Peer reviewer: Dr. Devinder Kumar Dhawan, Professor, Department of Biophysics and Coordinator, Nuclear Medicine, Panjab University, Chandigarh 160014, India
S- Editor Lv S L- Editor Rutherford A E- Editor Zhang DN
AIM: To investigate the therapeutic effect of radical treatment and palliative treatment in stage IV pancreatic cancer patients.
METHODS: 81 patients were enrolled in the study. Radical treatment was performed on 51 patients, while 30 patients were put under palliative treatment. The procedural safety and interval survival for stage IV pancreatic cancer (IS-IV) was assessed by almost 2.5 years of follow-ups. The IS-IV of patients under the two kinds of treatment, and the effects of treatment timing and frequency on IS-IV, were compared.
RESULTS: The IS-IV of patients who received radical treatment was significantly longer than those who received palliative treatment (P < 0.001). The IS-IV of patients who received delayed radical or palliative treatment was longer than those who received accordingly timely treatment (P = 0.0034 and 0.0415, respectively). Multiple treatments can play an important role in improving the IS-IV of patients who received radical treatment (P = 0.0389), but not for those who received palliative treatment (P = 0.99).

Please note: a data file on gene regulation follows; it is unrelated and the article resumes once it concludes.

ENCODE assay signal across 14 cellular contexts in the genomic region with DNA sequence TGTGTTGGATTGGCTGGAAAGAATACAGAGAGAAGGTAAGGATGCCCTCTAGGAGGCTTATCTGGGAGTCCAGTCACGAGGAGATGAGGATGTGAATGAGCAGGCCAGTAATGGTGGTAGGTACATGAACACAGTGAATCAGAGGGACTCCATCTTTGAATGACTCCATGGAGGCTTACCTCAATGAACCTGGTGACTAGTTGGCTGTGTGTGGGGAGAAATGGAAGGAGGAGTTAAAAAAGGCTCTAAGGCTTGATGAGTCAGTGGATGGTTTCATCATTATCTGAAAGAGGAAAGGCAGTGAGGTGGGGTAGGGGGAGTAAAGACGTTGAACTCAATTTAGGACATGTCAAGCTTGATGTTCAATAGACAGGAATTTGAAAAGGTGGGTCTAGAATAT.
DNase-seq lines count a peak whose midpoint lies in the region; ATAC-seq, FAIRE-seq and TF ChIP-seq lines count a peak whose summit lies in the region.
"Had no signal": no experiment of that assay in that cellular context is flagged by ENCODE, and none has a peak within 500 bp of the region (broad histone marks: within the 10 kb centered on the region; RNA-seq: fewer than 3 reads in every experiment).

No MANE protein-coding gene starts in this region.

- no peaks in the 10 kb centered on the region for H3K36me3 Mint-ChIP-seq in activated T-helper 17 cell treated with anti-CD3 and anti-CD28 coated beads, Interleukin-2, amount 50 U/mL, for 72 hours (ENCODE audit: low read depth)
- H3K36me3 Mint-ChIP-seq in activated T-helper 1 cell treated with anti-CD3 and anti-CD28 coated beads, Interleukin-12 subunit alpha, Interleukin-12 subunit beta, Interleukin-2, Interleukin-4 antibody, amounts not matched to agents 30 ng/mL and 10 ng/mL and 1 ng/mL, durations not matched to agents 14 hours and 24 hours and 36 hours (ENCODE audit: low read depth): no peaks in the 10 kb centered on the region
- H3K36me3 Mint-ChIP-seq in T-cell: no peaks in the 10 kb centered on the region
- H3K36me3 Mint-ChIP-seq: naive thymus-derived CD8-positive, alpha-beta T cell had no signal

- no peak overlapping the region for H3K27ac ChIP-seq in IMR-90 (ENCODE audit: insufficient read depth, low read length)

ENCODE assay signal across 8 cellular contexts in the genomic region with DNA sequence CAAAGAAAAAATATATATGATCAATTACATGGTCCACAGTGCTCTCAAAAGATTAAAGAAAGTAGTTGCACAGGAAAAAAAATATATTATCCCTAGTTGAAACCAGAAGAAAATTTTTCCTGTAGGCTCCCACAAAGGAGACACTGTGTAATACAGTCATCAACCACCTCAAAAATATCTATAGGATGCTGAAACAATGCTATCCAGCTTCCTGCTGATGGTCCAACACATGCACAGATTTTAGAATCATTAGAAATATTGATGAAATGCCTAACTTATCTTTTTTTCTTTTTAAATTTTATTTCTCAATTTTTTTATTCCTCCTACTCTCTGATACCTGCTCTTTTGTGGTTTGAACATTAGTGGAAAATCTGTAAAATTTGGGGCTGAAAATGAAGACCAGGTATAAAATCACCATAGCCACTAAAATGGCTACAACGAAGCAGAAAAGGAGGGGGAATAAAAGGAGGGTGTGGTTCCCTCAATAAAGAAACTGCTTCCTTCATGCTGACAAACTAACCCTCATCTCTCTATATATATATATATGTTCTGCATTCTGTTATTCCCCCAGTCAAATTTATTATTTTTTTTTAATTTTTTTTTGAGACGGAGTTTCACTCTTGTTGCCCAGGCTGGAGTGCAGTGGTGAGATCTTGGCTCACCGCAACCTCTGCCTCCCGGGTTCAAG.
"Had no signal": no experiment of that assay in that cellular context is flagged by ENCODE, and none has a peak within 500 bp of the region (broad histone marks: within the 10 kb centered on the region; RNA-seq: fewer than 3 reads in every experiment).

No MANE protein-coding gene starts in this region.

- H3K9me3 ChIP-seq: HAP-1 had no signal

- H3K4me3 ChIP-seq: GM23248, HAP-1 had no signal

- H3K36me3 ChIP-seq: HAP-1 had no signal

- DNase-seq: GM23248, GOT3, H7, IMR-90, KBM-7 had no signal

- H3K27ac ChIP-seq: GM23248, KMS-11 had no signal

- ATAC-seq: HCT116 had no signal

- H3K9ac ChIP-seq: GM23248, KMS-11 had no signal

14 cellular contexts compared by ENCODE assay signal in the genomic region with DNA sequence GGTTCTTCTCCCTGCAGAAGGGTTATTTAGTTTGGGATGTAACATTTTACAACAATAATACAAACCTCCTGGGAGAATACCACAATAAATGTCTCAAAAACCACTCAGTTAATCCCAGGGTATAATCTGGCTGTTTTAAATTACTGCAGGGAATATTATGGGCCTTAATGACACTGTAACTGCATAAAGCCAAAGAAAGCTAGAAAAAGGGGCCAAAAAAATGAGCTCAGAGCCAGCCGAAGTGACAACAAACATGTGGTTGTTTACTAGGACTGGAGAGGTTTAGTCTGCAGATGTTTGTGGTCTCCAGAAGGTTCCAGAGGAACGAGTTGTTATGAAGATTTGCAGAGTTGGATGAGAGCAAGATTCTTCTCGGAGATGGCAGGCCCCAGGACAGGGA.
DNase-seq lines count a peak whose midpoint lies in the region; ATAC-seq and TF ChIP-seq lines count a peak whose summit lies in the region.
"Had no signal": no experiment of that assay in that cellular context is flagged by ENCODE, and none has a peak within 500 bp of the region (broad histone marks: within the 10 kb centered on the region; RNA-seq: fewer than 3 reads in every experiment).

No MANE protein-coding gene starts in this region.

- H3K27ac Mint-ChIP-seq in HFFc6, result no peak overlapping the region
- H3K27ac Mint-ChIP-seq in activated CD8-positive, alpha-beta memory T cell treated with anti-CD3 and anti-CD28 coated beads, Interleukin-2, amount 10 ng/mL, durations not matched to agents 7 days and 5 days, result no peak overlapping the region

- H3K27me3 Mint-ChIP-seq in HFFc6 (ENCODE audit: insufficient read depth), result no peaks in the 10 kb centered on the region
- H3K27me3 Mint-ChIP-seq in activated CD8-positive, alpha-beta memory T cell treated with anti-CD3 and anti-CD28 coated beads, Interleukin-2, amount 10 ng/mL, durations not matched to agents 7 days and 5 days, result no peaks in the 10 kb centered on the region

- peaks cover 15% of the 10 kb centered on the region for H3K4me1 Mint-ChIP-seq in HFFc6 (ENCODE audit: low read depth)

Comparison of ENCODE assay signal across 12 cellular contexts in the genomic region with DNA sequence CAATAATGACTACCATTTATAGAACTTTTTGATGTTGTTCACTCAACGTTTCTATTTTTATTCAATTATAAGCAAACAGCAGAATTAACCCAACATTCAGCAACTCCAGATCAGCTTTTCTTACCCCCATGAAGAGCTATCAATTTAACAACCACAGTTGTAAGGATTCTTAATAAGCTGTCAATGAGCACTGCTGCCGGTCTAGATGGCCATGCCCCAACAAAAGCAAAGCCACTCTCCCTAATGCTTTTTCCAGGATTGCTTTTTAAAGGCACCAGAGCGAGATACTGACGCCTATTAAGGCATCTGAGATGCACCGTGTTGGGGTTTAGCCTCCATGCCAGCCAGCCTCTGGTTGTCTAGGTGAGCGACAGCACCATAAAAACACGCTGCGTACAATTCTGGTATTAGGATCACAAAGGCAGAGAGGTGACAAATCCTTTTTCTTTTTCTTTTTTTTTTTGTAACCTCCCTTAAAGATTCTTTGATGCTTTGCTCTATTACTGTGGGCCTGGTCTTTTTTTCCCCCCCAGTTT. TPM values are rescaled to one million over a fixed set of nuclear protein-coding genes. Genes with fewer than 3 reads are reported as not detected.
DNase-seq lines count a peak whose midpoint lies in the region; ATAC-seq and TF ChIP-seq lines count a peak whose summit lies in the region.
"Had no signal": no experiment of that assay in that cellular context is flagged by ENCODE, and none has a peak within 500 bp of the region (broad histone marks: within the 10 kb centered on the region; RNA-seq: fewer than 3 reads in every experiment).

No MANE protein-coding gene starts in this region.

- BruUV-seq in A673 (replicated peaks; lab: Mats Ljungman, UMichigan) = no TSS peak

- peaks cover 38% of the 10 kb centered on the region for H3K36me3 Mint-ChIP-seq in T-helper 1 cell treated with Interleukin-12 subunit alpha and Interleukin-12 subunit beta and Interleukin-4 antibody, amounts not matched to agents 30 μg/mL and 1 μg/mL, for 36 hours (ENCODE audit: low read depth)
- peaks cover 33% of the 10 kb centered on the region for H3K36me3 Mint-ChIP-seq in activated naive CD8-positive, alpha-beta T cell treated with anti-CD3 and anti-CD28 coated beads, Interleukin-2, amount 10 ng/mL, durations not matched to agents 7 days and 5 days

CONCLUSION: The effect of radical treatment was significantly more obvious than that of palliative treatment, and multiple radical treatments may contribute more to patients than a single radical treatment.